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Why are Men’s and Women’s Bikes Shaped Differently?

Updated on February 5, 2017

What is the Difference Between These Two Bikes?

Besides some slight differences in color and style, you may notice that the frame of the bike on the top is shaped differently than the one on the bottom. The bike on the top with a crossbar that slopes downward is a traditional women’s bike, while the one on the bottom with the horizontal bar is a traditional man’s bike.

In order to understand where this difference in structure originates, we must remind ourselves of the era in which bicycles first became popularized. Pinpointing who invented the bicycle is nearly impossible because the bicycle has passed through many different phases which were designed by many different people from various areas before arriving at our modern design(s).

The History of the Bicycle

The first iteration of the bicycle that bears any noticeable commonality with the modern design was created by a French nobleman, Comte de Sivrac in 1791. His “velocipede,” as he called it, had two wheels, a saddle and was powered by pushing one’s feet directly off the ground. Due to its restrictive frame, the bike could not turn. You’ll notice that this bike bears more resemblance to our horizontal bar design because it was built to be used by a man.

A design similar to Comte de Sivrac's 1791 "velocipede"
A design similar to Comte de Sivrac's 1791 "velocipede"
1817, Baron Von Drais's design
1817, Baron Von Drais's design

A few decades later in 1817 Baron Von Drais created another version with a steerable front wheel; however, it too was missing a peddling system and was propelled my pushing off the ground. It wasn’t until 1839 that a Scottish blacksmith by the name of Kirkpatrick Macmillan invented the first pedal bike. The new pedal-powered design was then greatly improved by English inventor Henry John Lawson in 1879 with the addition of a rear chain drive.

Kirkpatrick Macmillan's 1839 design
Kirkpatrick Macmillan's 1839 design
Henry John Lawson's 1879 design
Henry John Lawson's 1879 design

Lastly, in 1888 John Dunlop added pneumatic tires to the wheels which had formerly been made with wood or metal. and made the ride more comfortable and easier. After these major innovations were made the form and shape of the bicycle slowly morphed to take on the two recognizable forms it has today.

John Dunlop's 1888 design
John Dunlop's 1888 design

What Does It Have to Do with Fashion?

During this the time of invention and innovation in the late 1700s and through the rest of the 1800s, western society was rapidly changing due to industrialization, however, most men and women still followed codes of dress dictated by strict gender roles. Women in this period wore floor-length dresses and skirts which were often heavy due to excessive layers of fabric, in addition to bulky undergarments such as corsets, cage crinoline, petticoats, and bustles which often weighed more than seven pounds. Therefore, to accommodate these large unruly skirts the bar was made to slant down at the expense of structural strength. The structural strength sacrificed by this change could be significant since bikes of this time were often made of wood, rather than the strong aluminum or carbon fiber frames of today. People of the time didn’t see this as much of a problem though, since women were not expected to do any rough riding.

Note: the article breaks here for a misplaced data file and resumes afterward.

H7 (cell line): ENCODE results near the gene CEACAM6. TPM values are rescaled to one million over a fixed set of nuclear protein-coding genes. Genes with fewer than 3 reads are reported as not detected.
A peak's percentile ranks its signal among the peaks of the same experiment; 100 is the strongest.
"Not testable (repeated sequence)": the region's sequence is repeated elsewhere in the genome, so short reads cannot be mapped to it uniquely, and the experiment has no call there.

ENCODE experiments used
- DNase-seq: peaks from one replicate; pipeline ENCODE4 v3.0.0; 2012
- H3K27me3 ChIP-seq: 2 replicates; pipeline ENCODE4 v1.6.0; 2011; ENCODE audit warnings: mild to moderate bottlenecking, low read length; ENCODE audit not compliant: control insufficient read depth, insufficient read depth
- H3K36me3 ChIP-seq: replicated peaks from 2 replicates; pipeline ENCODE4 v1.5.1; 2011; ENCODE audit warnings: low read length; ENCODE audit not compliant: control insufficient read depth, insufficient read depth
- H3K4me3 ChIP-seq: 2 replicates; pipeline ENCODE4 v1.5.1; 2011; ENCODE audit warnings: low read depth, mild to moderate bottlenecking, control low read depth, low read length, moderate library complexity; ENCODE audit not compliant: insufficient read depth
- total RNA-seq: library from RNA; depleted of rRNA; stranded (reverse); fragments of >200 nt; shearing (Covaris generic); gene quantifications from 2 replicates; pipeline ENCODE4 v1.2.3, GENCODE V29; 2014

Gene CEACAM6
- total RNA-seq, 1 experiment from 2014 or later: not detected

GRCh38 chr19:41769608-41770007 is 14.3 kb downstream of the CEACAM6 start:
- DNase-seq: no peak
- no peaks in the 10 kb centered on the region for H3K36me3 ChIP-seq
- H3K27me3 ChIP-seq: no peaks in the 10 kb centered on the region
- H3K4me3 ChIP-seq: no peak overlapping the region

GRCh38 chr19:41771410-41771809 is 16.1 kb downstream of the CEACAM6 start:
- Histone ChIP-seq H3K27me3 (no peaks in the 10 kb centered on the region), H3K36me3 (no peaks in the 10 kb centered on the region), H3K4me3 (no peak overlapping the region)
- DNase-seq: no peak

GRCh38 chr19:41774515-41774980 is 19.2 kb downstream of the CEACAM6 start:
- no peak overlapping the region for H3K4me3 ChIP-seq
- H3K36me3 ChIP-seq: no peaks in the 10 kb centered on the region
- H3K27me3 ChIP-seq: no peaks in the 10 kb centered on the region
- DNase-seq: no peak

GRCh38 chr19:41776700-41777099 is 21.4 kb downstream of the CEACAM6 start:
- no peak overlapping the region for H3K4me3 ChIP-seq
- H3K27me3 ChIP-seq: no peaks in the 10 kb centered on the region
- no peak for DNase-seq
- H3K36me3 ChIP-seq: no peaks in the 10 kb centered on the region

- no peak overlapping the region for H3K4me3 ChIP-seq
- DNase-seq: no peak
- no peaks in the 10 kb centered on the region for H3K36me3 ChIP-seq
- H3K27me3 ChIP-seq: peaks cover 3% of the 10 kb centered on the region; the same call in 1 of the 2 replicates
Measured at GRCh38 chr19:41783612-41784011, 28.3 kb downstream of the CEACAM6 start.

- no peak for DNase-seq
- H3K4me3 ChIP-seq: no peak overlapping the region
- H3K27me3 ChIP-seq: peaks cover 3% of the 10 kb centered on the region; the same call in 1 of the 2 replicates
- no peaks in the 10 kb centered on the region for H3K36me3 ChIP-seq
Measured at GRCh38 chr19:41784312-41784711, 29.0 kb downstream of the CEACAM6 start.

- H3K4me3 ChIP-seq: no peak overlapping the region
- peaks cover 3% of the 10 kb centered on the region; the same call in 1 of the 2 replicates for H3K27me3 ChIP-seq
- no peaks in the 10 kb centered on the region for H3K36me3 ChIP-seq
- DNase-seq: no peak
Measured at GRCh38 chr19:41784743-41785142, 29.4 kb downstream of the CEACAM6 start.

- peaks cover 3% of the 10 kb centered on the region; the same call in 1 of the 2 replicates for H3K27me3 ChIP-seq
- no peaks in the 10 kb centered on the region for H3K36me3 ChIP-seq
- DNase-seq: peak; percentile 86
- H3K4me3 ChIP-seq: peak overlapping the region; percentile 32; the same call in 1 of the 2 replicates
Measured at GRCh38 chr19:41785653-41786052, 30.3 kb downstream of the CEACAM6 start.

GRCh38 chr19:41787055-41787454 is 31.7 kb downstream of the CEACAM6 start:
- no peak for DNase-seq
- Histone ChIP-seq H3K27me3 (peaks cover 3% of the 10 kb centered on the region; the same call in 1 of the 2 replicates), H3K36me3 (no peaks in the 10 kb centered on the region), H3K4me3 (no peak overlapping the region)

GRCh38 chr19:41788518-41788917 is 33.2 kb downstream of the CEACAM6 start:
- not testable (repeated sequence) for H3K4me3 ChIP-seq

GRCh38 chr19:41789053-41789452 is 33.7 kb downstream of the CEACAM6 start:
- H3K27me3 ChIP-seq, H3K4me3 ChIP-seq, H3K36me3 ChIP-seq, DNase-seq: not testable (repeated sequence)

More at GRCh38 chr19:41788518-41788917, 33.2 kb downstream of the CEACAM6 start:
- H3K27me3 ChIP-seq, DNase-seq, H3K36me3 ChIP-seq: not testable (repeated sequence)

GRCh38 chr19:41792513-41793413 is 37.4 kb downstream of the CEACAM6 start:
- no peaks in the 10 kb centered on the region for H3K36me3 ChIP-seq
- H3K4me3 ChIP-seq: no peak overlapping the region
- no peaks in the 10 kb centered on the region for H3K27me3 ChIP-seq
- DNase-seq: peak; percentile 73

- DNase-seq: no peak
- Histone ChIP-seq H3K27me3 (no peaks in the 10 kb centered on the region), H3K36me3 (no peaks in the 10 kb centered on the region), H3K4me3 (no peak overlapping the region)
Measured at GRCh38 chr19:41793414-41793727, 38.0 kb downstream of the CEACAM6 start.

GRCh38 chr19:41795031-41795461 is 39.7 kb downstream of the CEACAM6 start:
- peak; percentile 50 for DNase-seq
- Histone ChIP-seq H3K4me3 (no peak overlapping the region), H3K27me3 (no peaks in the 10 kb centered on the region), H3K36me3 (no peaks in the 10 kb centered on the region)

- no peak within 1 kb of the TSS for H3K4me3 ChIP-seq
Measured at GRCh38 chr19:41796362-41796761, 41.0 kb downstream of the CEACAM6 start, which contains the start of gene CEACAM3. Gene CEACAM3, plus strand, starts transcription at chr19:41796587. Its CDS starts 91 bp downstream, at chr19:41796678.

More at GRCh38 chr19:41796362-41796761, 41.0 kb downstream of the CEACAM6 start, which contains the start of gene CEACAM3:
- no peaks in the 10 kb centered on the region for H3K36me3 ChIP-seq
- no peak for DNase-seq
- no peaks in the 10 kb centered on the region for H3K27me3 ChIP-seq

Because of the changes in gender roles and society brought about by industrialization, many women in the latter half of the 19th century began to desire a more practical alternative to the heavy and often hazardous ensembles of the past. In the new bustling cities popping up throughout Europe and the Americas heavy skirts were impractical. They swept along the dirty city streets accumulating grime and trash along the way. They were also extremely treacherous tripping hazards for women walking through the narrow staircases and alleys found in early cities and were even considered to be a potentially life-threatening fire hazard.

Despite all of this, change was not easy. When Amelia Bloomer first debuted her famous ankle-length loose pant design, the public was shocked although the ensemble still included a shorter dress worn over the “bloomers.” It wouldn’t be until the early 1900s that pants truly began infiltrate women’s fashion when French designer Paul Poiret’s harem pant made it onto the 1913 cover of Vogue magazine. By the 1930s Hollywood A-listers began sporting pants and by the 40s and 50s women of the Western World began to truly embrace pants as a practical and fashionable option.

Despite the adoption of pants as a socially acceptable fashion choice, bicycles continue to be made in male and female versions. Today, many people do not even realize that these differences in design correlate to the gender of its rider, that may be because elite women’s models now favor the horizontal frame with slight modifications to account for the shorter torso and arms of female riders.

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